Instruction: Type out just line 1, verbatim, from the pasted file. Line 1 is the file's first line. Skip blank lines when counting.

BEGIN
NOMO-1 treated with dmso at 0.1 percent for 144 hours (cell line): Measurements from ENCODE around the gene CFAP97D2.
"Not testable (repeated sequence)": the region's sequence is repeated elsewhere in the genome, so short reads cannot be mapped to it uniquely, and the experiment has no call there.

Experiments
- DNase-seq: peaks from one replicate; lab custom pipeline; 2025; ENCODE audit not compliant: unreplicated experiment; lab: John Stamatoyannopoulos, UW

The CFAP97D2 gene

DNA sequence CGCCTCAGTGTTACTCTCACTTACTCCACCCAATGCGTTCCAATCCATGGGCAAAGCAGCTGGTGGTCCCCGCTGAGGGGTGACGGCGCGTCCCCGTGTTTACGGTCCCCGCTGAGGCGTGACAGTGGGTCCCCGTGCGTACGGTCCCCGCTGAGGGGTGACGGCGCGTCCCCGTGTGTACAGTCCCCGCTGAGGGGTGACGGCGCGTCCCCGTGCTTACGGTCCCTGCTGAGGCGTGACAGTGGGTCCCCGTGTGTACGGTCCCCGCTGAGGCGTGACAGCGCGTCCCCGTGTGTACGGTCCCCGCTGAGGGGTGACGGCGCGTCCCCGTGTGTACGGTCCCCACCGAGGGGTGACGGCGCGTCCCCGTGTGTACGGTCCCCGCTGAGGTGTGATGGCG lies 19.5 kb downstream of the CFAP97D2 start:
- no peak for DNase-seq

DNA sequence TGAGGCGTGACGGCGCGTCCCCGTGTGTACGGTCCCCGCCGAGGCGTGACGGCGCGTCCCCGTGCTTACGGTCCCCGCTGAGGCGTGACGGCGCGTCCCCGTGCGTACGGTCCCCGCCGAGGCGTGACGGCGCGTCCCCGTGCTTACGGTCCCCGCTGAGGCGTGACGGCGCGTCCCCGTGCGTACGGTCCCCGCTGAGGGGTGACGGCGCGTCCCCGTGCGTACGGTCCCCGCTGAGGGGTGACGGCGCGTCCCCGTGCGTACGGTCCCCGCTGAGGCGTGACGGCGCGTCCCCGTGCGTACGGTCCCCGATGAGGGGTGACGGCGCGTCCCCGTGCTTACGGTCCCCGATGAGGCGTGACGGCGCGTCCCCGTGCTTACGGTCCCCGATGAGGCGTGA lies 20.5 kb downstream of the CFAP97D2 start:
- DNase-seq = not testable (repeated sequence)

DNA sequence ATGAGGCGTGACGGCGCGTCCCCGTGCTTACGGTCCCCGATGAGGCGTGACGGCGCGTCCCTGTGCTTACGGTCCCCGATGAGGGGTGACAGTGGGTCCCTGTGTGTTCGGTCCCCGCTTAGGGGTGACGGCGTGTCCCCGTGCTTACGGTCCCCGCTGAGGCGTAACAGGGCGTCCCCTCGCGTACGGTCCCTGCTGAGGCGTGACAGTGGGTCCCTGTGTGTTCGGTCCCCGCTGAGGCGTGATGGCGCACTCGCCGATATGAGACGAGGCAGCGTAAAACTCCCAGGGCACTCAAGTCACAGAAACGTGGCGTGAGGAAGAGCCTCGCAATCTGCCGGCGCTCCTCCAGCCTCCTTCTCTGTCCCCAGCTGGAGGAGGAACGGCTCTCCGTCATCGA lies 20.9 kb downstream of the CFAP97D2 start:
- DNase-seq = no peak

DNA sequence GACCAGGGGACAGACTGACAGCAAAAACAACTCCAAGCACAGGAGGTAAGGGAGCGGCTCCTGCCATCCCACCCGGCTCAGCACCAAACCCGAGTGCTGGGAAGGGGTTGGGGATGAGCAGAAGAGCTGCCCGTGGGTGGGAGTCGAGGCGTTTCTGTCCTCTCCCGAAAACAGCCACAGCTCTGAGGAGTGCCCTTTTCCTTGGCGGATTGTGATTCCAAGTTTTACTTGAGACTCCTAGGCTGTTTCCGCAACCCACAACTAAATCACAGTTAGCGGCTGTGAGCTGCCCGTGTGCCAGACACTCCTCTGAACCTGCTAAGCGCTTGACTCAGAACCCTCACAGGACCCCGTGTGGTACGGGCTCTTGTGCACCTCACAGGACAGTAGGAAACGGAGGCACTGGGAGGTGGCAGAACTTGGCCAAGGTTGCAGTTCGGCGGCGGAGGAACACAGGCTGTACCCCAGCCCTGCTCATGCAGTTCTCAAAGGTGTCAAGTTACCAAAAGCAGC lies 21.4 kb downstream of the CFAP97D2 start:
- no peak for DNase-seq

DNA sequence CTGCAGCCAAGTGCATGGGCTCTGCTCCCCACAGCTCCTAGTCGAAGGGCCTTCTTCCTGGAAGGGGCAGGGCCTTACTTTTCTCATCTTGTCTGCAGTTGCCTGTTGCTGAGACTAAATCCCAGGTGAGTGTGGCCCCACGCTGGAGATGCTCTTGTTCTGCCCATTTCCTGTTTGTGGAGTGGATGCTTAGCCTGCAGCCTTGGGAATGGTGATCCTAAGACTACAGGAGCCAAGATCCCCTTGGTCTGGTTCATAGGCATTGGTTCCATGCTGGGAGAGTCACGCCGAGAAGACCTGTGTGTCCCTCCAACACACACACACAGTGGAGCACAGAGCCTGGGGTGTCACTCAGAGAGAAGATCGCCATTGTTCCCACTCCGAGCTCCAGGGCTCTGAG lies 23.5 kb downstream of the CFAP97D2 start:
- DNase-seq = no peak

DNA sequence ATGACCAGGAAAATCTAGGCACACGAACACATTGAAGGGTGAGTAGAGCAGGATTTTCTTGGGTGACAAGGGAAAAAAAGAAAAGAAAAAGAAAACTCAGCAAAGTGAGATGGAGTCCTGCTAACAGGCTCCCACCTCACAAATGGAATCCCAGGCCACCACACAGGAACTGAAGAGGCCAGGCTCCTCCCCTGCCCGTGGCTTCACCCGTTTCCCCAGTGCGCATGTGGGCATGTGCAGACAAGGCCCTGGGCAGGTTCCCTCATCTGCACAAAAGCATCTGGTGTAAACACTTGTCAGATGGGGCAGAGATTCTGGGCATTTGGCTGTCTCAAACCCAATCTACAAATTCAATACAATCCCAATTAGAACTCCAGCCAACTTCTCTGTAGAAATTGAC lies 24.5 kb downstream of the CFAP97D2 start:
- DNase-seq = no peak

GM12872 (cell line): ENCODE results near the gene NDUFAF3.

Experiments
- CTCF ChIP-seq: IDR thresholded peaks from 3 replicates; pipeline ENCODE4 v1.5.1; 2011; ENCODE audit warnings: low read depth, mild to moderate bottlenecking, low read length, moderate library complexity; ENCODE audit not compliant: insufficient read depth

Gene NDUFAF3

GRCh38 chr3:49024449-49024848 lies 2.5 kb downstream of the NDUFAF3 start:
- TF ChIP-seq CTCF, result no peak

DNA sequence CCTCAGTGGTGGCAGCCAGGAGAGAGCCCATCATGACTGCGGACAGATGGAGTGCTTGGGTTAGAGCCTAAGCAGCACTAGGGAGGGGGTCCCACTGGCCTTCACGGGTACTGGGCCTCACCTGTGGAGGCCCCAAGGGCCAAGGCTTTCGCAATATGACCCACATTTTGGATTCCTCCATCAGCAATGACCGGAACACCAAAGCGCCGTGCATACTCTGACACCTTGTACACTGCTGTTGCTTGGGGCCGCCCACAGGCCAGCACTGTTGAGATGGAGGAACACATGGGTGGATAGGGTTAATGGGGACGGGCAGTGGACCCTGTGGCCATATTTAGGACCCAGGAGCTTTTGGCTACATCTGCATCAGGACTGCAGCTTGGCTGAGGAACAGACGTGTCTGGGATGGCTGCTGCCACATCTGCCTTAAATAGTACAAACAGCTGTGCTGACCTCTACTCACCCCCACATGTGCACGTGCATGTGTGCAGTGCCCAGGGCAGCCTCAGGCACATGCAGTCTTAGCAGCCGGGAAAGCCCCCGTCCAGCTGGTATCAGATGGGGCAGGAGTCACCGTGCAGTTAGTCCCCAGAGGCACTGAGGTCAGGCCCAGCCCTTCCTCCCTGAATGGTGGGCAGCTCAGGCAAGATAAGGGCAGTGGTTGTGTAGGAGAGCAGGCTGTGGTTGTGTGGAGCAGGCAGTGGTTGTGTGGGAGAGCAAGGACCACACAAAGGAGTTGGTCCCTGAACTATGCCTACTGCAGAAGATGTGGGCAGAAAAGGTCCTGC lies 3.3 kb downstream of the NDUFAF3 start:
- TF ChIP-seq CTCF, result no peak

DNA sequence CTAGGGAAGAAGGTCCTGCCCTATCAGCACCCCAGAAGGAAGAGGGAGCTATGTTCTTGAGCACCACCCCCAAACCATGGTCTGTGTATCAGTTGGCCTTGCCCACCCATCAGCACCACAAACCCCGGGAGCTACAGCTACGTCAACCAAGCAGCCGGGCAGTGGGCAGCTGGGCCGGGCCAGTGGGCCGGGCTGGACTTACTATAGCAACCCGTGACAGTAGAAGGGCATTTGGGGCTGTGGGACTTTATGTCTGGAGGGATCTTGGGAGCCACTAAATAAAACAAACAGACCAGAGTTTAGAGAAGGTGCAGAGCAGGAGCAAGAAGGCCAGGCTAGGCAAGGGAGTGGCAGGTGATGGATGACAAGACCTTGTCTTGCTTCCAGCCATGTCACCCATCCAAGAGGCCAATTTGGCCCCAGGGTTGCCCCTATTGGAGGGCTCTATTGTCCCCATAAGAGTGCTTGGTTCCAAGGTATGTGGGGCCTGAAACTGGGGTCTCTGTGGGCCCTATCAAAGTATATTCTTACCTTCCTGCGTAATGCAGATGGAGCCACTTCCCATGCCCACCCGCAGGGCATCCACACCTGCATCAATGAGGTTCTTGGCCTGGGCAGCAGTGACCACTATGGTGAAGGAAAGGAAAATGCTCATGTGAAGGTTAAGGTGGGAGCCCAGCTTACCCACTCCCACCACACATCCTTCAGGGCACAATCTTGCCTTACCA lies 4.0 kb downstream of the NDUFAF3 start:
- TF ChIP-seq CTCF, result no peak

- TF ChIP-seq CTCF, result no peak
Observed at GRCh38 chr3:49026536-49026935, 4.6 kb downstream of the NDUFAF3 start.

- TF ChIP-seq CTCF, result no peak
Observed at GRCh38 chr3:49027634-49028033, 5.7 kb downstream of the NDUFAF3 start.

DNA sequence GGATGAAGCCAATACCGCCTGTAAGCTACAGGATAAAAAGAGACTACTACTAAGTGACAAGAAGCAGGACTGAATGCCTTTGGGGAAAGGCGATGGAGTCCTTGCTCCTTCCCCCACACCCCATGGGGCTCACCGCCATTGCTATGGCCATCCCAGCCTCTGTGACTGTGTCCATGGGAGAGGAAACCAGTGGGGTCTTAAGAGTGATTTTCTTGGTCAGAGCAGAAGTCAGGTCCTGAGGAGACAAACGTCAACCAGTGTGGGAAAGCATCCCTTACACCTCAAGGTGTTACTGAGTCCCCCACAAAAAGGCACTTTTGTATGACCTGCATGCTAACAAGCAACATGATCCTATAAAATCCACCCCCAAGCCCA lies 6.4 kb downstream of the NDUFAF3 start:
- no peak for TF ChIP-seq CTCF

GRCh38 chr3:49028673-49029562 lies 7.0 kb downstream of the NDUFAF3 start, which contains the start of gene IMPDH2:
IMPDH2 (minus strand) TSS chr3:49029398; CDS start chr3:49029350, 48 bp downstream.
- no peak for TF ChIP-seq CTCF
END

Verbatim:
NOMO-1 treated with dmso at 0.1 percent for 144 hours (cell line): Measurements from ENCODE around the gene CFAP97D2.